In the lab, we have set up a playing field of 16 Mica2 Motes in a 4 by 4 grid (approximately 4 feet by 4 feet) equipped with light sensors. This is the sensor network. A projector will be positioned to emit animated images (white circles) representing the evaders on top of the 4 by 4 grid. For example, the projector may display two white circles bouncing around on a black background. The pursuers are represented by at most three web cameras with controllable pan-tilt-zoom attached to microservers. The goal is to have the cameras pursue the evaders as they wander over the playing field using only the data provided by the sensor network.
With this physical set up, there are many ways to play this game. Here is the approach we will take in class:
The Sensor Network
The motes are close enough that they are all within one hop of each other. However, software will be installed that only allows packets to be received from adjacent nodes to enable the creation of a multihop network when we choose. Each of the motes will be equipped with a light sensor and the ability to communicate wirelessly with its neighbors. Each mote will also know its relative physical location.
The system that you build will need to cope with a number of different scenarios. The scenarios include evaders represented by a solid white circle of varying sizes with either sharp of fuzzy edges. Other variables include the total number of evaders, their brightness, and continuous or discontinuous movement, etc. The evadersÃƒ¢€š€ž¢ movement may be controlled by a script (for reliable replay) or by a human player.
There will be a variable number of pursuers. A pursuer is composed of a microserver, an attached mote (so that the server can talk to other motes), and a controllable web camera. You be given the relative position of the camera with respect to the sensor field. For example, this should be enough information to calculate the pan and tilt angles to point the camera squarely at any one of the motes or anywhere else on the playing field. In the case where there may be more than one evader, the pursuers will need to cooperate so that they efficiently track the evaders.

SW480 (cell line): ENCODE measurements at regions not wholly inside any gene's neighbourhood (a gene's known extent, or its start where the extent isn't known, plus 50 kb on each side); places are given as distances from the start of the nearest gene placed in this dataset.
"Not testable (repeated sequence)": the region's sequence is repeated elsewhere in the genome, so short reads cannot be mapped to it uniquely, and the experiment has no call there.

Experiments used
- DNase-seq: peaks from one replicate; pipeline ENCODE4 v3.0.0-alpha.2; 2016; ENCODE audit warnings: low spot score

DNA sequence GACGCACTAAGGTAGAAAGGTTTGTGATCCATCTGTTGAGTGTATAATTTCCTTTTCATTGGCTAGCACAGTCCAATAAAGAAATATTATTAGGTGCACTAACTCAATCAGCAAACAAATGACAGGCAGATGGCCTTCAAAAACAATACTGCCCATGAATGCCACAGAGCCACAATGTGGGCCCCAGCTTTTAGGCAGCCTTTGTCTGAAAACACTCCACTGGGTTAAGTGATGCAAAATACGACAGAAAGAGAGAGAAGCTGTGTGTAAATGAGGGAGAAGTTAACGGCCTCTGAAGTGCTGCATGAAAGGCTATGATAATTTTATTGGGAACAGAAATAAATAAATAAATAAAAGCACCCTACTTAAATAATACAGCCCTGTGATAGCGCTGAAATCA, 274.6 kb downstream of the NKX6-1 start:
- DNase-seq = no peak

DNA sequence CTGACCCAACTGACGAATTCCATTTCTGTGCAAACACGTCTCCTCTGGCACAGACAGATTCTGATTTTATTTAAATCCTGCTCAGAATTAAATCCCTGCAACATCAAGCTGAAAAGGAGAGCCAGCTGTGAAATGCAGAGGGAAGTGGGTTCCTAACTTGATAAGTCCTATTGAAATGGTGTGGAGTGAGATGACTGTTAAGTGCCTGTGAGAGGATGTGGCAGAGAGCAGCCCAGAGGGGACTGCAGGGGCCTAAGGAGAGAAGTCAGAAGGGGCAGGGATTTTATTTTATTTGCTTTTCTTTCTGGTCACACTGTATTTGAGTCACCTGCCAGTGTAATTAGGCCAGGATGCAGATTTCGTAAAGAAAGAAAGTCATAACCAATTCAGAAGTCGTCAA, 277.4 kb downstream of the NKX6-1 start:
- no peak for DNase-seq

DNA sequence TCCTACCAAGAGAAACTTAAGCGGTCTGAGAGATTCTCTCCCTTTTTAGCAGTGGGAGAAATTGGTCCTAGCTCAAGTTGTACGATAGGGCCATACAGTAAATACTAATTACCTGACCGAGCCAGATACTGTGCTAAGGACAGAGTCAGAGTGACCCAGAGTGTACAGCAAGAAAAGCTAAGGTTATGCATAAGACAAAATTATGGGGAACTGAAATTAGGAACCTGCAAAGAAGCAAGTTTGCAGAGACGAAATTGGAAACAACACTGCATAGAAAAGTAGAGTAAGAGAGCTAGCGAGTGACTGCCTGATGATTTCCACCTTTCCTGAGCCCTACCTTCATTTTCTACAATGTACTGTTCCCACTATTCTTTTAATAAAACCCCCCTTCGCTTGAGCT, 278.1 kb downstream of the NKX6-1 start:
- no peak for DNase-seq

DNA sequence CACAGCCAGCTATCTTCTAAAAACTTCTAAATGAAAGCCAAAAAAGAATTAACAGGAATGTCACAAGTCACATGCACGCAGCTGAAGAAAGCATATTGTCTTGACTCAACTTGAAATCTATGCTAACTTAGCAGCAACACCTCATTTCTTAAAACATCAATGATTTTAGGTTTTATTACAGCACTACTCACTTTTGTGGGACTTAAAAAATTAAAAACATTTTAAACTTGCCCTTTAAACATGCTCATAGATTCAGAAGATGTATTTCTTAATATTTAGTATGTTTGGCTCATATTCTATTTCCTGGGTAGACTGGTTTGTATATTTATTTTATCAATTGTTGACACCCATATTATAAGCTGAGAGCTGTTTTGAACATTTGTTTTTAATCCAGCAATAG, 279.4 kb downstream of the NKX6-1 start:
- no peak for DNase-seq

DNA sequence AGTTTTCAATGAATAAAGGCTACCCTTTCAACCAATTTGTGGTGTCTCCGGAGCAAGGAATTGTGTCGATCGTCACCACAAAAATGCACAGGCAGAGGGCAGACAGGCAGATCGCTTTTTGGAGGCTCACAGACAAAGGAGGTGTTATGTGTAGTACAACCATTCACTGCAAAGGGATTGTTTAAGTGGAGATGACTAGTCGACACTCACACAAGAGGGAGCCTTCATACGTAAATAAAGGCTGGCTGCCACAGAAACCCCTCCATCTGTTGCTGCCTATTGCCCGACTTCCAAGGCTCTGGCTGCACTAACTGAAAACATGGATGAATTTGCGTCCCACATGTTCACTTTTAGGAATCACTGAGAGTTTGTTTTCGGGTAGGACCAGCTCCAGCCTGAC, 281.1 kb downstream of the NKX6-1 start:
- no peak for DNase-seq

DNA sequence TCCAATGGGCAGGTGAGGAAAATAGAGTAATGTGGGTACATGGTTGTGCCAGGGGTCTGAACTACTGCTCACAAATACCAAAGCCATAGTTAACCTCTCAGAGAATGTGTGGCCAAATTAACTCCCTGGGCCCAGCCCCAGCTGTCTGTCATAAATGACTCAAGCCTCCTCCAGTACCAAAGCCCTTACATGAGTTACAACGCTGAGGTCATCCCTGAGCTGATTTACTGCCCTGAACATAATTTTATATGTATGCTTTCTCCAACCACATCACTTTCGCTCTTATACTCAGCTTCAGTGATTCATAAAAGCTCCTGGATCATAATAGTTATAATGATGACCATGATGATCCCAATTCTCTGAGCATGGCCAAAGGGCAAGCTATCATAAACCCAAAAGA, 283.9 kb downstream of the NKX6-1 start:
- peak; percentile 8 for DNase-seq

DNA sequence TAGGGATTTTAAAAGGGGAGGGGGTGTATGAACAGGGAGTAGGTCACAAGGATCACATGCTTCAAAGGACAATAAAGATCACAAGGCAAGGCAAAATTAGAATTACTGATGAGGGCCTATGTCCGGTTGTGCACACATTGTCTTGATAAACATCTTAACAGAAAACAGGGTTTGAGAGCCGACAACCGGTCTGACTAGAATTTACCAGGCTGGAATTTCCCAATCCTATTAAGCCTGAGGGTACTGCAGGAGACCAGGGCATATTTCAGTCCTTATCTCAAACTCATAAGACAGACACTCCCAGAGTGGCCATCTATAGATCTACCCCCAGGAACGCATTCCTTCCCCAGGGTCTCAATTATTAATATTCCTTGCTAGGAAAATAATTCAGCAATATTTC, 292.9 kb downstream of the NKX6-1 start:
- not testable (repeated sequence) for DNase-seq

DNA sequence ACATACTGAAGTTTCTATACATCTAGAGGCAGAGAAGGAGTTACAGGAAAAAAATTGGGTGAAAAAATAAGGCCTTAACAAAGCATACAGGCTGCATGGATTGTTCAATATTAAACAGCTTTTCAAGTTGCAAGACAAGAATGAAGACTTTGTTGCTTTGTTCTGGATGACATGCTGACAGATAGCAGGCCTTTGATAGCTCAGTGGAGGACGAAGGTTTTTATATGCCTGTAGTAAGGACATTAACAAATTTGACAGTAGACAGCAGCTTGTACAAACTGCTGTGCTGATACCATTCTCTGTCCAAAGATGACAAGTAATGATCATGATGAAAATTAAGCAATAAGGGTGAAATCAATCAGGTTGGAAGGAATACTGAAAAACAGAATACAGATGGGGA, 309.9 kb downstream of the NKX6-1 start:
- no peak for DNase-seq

There will be several metrics for the game that will be used to compare your implementation against other teamsÃƒ¢€š€ž¢.
Average brightness of web cam pictures will be measured. This should indicate how well you are tracking the target.
The number of total packets transmitted will be recorded. Every packet transmitted is one step closer to death in a real sensor network; your application isnÃƒ¢€š€ž¢t useful if it doesnÃƒ¢€š€ž¢t last very long.
These are just descriptions. More detail will be provided at the time of assignment. Specifics of the descriptions may change during the quarter.
Homeworks HW1 Ãƒ¢€š‚“ HW7 will be assigned on a Monday. By Wednesday 11:59 PM (two days later), your team is required to submit approximately a one page description of how you plan to approach the problem. Typically, code for the assignment will be due by Thursday 8 PM of the following week (eight days later). On the following day, your team will demonstrate that the code has met the specified requirements. The write-up, timely submission of code, and demonstration, will all count towards your grade.
Homework 0: Install EmStar and NesC and other necessary tools. Work through the tutorials.
This will take several hours, but it is extremely valuable to learn how to install all the necessary tools that you will be using for this class. Make sure to allocate enough time for this! This homework does not require a write-up or code submission, and it does not count for any points. But it must be done if you hope to get started on your next assignment.
Homework 1: Controlling Cameras (EmStar application)
Write an EmStar application that controls the camera to point to specific coordinates on the test-bed.
Homework 2: Cooperating Cameras (EmStar application)
Consider two microservers each controlling a camera and both microservers are independently receiving event notifications: a list of coordinates. Have the microservers coordinate their actions such that they avoid covering the same event.